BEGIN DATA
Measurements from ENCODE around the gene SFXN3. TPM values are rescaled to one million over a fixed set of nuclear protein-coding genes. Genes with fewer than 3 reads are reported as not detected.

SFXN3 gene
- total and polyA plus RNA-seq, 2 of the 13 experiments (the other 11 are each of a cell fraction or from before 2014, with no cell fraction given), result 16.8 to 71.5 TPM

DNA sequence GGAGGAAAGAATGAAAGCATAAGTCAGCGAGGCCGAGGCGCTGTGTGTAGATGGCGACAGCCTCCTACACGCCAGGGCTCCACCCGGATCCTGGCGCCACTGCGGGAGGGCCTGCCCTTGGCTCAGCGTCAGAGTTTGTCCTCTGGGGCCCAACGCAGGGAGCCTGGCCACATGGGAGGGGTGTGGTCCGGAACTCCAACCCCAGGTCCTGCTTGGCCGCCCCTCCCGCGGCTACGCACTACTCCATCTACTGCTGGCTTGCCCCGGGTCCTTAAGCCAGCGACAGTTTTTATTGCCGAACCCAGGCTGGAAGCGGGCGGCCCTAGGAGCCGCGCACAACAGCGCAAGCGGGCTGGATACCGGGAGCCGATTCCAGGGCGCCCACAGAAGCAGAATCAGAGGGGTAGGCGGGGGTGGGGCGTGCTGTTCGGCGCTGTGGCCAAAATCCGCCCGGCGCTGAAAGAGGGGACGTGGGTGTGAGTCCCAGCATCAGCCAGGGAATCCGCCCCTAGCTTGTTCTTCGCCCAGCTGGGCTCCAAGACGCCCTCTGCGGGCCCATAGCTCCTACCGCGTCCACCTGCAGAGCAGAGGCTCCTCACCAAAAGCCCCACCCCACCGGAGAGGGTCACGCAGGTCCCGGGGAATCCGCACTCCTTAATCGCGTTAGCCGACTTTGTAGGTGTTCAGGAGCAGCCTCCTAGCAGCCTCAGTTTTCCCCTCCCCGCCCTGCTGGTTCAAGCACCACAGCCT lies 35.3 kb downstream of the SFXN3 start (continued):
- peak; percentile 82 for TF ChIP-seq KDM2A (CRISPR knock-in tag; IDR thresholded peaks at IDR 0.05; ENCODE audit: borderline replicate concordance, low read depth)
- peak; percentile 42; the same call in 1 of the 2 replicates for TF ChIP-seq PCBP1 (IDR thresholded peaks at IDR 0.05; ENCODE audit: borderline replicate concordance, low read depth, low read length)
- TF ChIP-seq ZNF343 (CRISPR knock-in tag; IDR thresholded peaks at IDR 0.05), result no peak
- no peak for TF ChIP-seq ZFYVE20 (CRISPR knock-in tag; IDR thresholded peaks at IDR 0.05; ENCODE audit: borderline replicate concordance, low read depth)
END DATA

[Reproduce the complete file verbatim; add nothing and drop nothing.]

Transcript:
Measurements from ENCODE around the gene SFXN3. TPM values are rescaled to one million over a fixed set of nuclear protein-coding genes. Genes with fewer than 3 reads are reported as not detected.

SFXN3 gene
- total and polyA plus RNA-seq, 2 of the 13 experiments (the other 11 are each of a cell fraction or from before 2014, with no cell fraction given), result 16.8 to 71.5 TPM

DNA sequence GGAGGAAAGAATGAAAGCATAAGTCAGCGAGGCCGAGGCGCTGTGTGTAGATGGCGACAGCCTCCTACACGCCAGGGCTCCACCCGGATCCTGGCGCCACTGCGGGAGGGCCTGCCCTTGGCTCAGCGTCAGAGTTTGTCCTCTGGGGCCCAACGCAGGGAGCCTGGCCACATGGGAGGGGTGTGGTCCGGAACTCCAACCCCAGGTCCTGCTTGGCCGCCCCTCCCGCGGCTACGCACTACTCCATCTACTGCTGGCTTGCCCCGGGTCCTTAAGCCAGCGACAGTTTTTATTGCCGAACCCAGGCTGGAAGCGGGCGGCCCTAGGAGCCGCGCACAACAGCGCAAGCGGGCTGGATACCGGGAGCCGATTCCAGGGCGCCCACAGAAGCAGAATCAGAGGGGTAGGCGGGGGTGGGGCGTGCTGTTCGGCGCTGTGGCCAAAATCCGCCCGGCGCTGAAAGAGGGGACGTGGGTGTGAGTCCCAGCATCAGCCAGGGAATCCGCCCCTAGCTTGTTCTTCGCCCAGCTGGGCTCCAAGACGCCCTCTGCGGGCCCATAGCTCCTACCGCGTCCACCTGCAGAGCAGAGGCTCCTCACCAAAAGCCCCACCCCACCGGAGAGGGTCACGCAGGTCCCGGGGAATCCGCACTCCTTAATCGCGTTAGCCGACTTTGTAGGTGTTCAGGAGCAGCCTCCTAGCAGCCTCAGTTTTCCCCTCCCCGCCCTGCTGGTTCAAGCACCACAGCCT lies 35.3 kb downstream of the SFXN3 start (continued):
- peak; percentile 82 for TF ChIP-seq KDM2A (CRISPR knock-in tag; IDR thresholded peaks at IDR 0.05; ENCODE audit: borderline replicate concordance, low read depth)
- peak; percentile 42; the same call in 1 of the 2 replicates for TF ChIP-seq PCBP1 (IDR thresholded peaks at IDR 0.05; ENCODE audit: borderline replicate concordance, low read depth, low read length)
- TF ChIP-seq ZNF343 (CRISPR knock-in tag; IDR thresholded peaks at IDR 0.05), result no peak
- no peak for TF ChIP-seq ZFYVE20 (CRISPR knock-in tag; IDR thresholded peaks at IDR 0.05; ENCODE audit: borderline replicate concordance, low read depth)